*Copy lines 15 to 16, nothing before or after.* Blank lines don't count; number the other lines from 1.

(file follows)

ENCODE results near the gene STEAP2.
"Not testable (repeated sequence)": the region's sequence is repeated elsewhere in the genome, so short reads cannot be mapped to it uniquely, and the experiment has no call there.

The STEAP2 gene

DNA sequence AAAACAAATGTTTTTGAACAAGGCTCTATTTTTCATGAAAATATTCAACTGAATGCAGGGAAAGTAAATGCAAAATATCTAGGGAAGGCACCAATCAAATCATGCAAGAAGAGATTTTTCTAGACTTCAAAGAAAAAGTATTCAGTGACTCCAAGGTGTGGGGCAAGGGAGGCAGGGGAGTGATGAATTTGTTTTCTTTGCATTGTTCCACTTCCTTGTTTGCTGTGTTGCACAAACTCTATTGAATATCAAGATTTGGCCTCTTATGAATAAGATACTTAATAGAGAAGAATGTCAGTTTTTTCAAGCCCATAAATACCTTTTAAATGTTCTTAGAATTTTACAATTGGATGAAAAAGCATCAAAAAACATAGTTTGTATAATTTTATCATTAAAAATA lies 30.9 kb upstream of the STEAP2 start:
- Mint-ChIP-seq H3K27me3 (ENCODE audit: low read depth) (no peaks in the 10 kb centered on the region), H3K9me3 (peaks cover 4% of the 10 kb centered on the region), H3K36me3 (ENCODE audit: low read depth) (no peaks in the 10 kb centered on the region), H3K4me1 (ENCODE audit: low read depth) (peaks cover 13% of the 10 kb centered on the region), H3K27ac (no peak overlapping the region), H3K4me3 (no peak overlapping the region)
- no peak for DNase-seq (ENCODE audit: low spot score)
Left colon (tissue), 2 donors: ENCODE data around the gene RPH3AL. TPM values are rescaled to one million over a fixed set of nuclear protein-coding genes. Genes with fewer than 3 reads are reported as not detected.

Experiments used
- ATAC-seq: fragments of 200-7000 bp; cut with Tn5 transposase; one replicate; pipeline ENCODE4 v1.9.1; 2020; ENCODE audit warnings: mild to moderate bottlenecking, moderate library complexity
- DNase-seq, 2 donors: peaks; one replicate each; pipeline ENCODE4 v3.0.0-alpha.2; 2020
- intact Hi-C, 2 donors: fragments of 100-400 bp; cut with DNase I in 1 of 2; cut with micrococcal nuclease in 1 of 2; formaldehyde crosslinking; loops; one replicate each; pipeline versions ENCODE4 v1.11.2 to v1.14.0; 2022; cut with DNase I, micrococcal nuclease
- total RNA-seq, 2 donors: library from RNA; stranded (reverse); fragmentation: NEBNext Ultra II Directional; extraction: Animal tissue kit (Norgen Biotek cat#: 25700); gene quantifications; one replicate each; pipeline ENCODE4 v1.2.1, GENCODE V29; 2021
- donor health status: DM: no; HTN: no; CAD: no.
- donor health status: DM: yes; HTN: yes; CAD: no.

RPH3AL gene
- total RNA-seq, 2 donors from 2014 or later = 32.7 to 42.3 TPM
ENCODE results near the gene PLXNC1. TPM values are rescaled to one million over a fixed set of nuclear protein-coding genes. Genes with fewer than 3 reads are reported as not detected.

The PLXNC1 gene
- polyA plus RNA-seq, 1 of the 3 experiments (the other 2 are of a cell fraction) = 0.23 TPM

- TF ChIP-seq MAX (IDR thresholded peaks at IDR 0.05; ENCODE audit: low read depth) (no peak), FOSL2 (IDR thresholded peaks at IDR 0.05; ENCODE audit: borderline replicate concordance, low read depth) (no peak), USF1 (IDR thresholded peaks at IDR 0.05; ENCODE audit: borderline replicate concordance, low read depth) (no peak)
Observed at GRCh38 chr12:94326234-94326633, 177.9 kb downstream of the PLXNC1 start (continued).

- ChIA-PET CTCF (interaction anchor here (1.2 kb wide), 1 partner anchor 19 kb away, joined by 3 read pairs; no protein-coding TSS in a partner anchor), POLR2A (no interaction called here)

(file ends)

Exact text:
RPH3AL gene
- total RNA-seq, 2 donors from 2014 or later = 32.7 to 42.3 TPM